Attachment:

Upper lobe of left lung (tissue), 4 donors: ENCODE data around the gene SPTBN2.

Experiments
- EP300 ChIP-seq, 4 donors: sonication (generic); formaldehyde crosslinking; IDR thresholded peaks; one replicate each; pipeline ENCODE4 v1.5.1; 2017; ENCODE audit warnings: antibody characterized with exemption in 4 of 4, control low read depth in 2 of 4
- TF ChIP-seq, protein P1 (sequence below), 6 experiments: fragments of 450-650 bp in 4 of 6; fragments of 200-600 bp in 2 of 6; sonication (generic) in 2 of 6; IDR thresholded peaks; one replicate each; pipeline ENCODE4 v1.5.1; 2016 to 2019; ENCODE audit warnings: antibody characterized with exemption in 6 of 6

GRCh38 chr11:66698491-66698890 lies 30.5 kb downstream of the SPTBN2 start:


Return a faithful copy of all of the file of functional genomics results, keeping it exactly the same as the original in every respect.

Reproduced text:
Upper lobe of left lung (tissue), 4 donors: ENCODE data around the gene SPTBN2.

Experiments
- EP300 ChIP-seq, 4 donors: sonication (generic); formaldehyde crosslinking; IDR thresholded peaks; one replicate each; pipeline ENCODE4 v1.5.1; 2017; ENCODE audit warnings: antibody characterized with exemption in 4 of 4, control low read depth in 2 of 4
- TF ChIP-seq, protein P1 (sequence below), 6 experiments: fragments of 450-650 bp in 4 of 6; fragments of 200-600 bp in 2 of 6; sonication (generic) in 2 of 6; IDR thresholded peaks; one replicate each; pipeline ENCODE4 v1.5.1; 2016 to 2019; ENCODE audit warnings: antibody characterized with exemption in 6 of 6

GRCh38 chr11:66698491-66698890 lies 30.5 kb downstream of the SPTBN2 start: